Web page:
Jack’s Pumpkin Spice Ale, Jack’s Pumpkin Spice Beer

Jack’s Pumpkin Spice Ale: All trick, no treat

Beer Home / Vices Channel / Bullz-Eye Home

As I plopped down in my friendly, neighborhood hole-in-the-wall the other night, thirsting for some beer-flavored beverage to help bring a dose of reality back to a crazy day, I made a crazy decision instead. Influenced by an attractive and, seemingly, intelligent and tasteful patron, I decided to give the ‘beer-of-the-month’ a go. Normally, I’m suspicious of any beer that needs a promotion like that in order to get people to buy it, but I am susceptible to the charms of sirens, and alarmingly open to whatever they might suggest. Jack’s Pumpkin Spice Ale is yet another siren call that would have been best avoided.

Anheuser-Busch trotted this stuff out last year, and somehow thought it was such a good idea that they should do it again this year.

I just don’t like pumpkin beer. I can’t imagine why it was ever invented in the first place. Something festive for the fall season, I suppose. Halloween is a big beer-drinking party season, and it needed to be capitalized on. Throw some spices in an otherwise uninteresting beer and maybe even the people who don’t really like beer will be happy.

Well, I happen to like beer. The fewer gimmicks, the better. If the beer happens to have a whiff of citrus, taste of caramel, or any other subtle hint of unusual flavor, I‘m alright with that. But, first and foremost, I want my beer to taste like beer. I want it to be a part of the festivities, not the flavor of them.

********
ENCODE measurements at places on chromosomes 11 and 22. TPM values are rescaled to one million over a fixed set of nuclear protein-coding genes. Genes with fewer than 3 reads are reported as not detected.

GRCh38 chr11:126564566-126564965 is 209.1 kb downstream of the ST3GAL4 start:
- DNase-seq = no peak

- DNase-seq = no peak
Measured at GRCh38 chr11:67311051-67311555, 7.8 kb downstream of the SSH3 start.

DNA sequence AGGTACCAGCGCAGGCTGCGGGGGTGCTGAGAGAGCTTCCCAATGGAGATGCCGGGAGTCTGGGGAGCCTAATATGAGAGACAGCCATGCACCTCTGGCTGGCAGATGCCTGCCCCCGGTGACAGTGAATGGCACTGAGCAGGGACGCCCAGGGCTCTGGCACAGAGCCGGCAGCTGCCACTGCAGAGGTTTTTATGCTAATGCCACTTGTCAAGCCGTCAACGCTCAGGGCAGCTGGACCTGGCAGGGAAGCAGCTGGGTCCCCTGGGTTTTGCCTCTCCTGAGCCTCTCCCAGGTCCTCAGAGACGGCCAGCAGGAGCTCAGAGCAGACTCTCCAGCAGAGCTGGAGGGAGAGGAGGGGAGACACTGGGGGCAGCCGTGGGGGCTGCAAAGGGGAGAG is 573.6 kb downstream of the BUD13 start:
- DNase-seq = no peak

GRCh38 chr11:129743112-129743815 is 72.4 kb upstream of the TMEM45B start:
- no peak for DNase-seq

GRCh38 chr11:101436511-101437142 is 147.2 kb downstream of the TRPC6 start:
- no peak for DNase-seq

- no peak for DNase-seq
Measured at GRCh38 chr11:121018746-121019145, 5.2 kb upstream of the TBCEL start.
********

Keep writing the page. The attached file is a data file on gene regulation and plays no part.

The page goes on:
To be honest, I haven’t had many pumpkin beers, so I don’t have much idea where Jack’s stands in comparison. I won’t be looking to try many in the future, either.

Jack’s is obviously colored purposely for the effect. It’s a deep orange that reinforces the whole pumpkin idea in case you might have missed it from the name. The spices are evident in the aroma. Nutmeg, cloves, cinnamon -- it smells like you can have a cake if you swirl a carrot in it. That’s just what it tastes like, as well. There are no surprises here. All of those spices are predominant, with a little malt mixed in to sweeten it even more. The flavor isn’t really overpowering. It is marketed especially for bland American taste buds, after all. It’s rather thin, and smooth. Nice, for those who don’t really like much flavor, but want to pretend they’re having something interesting. Perfect for some segment of the population that answers taste surveys, no doubt.

I’m just not among that segment.

It’s pointless to suggest any food with this beer. Something might go with it tolerably well, but it is not a food beer. This is a beer cute people can swill at a very particular time of the year and think of it as a novelty. That’s the whole role of this stuff. Drink it at a Halloween party if you must, the middle of the road 5.5% alcohol makes it good for that, and be done with it for the year.

In the fall, I usually prefer a nice, medium-bodied ale. Cellar temperature. Something that tastes of hops and malt. If I want pumpkin pie, I’ll have a piece.

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